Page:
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Human Rights Advocates Demand Worldwide Arms Embargo as Gaza Protests Continue

"The international community must act concretely and stop the delivery of arms and military equipment to Israel," says Amnesty International 


Protests along the Israel-Gaza border continued for the fifth straight Friday on April 27, 2018. (Photo: Ma'an News Agency)

As the March of Great Return continued in Gaza for the fifth straight Friday—and Israeli forces killed least four Palestinians and injured more than 800—human rights advocates demanded an immediate worldwide arms embargo in response to Israel's "unlawful" use of force.

International outrage has grown over the past five weeks, as snipers with the Israeli Defense Forces (IDF) have shot and killed Palestinians protesting the Israeli occupation along the Gaza-Israel border. Politicians, international law experts, human rights advocates, and others have fiercely condemned the use of live ammunition on unarmed protesters.

The U.N. High Commissioner for Human Rights, Zeid Ra'ad Al Hussein, on Friday called for independent investigations into Israel's use of force, emphasizing that "the loss of life is deplorable, and the staggering number of injuries caused by live ammunition only confirms the sense that excessive force has been used against demonstrators—not once, not twice, but repeatedly."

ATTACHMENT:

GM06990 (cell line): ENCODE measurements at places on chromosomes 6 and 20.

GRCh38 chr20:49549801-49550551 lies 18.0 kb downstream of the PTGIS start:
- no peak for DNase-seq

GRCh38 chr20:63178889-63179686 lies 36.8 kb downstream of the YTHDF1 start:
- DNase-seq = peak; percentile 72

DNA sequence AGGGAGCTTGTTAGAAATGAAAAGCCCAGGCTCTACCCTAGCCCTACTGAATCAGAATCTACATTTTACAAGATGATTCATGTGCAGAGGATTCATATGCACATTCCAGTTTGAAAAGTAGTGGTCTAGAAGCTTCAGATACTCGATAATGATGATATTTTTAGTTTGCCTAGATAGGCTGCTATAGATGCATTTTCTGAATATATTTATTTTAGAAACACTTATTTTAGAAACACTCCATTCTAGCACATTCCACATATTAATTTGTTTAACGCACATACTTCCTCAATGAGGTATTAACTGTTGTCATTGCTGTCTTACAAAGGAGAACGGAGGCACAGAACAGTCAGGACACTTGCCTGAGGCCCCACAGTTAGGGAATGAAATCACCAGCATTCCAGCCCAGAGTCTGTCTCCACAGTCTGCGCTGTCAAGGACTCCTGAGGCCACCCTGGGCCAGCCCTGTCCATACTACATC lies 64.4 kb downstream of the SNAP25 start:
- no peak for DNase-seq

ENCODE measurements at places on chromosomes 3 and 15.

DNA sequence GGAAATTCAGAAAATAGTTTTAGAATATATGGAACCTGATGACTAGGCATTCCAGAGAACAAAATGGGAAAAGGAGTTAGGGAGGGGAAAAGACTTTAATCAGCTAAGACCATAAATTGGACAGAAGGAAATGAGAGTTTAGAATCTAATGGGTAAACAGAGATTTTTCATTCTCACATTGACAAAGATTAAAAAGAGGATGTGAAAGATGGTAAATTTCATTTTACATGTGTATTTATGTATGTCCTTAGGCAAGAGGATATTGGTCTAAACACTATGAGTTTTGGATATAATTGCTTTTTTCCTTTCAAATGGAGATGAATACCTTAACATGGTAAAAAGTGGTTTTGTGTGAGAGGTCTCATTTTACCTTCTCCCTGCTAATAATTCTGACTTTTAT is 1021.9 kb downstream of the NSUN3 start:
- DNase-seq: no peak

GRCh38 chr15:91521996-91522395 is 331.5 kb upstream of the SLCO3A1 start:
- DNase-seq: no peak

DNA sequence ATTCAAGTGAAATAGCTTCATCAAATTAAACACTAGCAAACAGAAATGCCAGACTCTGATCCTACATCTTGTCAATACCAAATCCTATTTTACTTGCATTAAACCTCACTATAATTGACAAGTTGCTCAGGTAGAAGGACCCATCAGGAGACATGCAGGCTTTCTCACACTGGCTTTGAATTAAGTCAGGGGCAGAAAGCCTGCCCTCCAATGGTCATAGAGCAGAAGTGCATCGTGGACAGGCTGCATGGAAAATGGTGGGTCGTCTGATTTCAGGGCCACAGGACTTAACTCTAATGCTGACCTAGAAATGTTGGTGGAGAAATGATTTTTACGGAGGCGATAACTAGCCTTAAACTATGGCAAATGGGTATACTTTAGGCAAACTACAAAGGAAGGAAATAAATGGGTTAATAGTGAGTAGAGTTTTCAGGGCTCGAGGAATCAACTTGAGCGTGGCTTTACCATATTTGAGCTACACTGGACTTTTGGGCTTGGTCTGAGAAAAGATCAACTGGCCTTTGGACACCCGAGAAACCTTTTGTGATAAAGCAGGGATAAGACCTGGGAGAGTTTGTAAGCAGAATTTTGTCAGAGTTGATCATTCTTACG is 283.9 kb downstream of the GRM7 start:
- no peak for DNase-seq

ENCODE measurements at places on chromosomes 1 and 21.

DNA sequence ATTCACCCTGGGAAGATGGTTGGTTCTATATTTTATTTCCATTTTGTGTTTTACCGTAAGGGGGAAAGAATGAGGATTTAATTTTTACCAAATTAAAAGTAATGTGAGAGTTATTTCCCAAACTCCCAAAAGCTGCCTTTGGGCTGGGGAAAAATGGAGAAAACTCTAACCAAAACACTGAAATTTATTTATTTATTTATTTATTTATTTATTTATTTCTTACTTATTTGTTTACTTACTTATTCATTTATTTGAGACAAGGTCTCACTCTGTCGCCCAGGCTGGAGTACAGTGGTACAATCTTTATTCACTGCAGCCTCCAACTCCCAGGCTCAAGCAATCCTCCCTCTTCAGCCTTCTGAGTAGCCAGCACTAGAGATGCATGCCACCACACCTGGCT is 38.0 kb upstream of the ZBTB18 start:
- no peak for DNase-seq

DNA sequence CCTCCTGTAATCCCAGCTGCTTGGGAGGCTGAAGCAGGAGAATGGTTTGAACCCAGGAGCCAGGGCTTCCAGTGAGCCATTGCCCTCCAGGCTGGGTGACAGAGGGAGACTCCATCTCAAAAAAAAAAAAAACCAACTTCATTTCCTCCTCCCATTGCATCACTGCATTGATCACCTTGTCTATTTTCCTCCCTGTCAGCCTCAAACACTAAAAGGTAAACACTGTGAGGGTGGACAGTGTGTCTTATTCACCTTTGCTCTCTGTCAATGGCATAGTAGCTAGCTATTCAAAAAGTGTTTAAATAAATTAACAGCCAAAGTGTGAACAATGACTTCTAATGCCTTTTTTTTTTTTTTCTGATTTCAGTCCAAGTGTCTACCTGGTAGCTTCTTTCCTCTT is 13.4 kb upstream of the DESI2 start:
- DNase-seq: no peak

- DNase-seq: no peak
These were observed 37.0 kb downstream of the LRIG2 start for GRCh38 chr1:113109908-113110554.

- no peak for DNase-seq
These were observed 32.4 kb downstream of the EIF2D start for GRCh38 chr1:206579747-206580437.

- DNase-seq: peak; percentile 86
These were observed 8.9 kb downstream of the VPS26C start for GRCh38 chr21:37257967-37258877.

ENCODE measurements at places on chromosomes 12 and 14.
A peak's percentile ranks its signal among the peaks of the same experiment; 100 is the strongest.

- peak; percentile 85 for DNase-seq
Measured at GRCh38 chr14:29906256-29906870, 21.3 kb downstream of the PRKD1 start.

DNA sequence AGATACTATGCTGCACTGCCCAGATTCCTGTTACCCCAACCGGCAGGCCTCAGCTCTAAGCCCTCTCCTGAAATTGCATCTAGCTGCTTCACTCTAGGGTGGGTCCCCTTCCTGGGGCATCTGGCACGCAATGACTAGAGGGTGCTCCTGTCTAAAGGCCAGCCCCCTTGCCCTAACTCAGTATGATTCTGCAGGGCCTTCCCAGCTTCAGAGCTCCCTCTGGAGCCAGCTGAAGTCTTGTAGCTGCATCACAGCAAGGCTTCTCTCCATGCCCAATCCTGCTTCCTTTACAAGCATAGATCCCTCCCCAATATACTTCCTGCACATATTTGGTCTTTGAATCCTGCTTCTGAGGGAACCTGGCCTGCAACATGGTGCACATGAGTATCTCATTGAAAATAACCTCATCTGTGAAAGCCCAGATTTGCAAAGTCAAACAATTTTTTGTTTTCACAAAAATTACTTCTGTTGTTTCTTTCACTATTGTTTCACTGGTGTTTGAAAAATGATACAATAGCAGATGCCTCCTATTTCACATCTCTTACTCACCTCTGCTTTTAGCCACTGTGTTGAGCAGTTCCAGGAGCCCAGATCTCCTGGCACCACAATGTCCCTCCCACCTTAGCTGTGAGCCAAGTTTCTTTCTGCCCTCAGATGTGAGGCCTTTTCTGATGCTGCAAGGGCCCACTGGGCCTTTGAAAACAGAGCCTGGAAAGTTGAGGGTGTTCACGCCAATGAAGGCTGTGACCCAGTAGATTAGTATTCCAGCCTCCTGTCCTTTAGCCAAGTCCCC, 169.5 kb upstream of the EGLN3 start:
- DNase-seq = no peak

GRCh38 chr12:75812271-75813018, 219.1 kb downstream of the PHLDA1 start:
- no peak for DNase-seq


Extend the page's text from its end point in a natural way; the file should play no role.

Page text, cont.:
While Amensty International supported the call for investigations, deputy regional director for the Middle East and North Africa Magdalena Mughrabi said, "The time for symbolic statements of condemnation is now over," pointing out that "despite wide international condemnation, the Israeli army has not reversed its illegal orders to shoot unarmed protesters." 

"The international community must act concretely and stop the delivery of arms and military equipment to Israel," Mughrabi declared, warning that "a failure to do so will continue to fuel serious human rights abuses against thousands of men, women, and children suffering the consequences of life under Israel's cruel blockade of Gaza."

The Palestinian Health Ministry told Haaretz that one of those killed in this week's protest was a teenager named Azzam Halal Owaida, who died from his injuries on Saturday morning.

"The use of excessive force against any demonstrator is reprehensible, but children enjoy additional protection under international law," Zeid said. "It is difficult to see how children, even those throwing stones, can present a threat of imminent death or serious injury to heavily protected security force personnel."

According to rights groups, reporters, and the U.N., at least four other Palestinian children are among the more than 40 people who have been killed by the Israeli forces since the protests started late last month.

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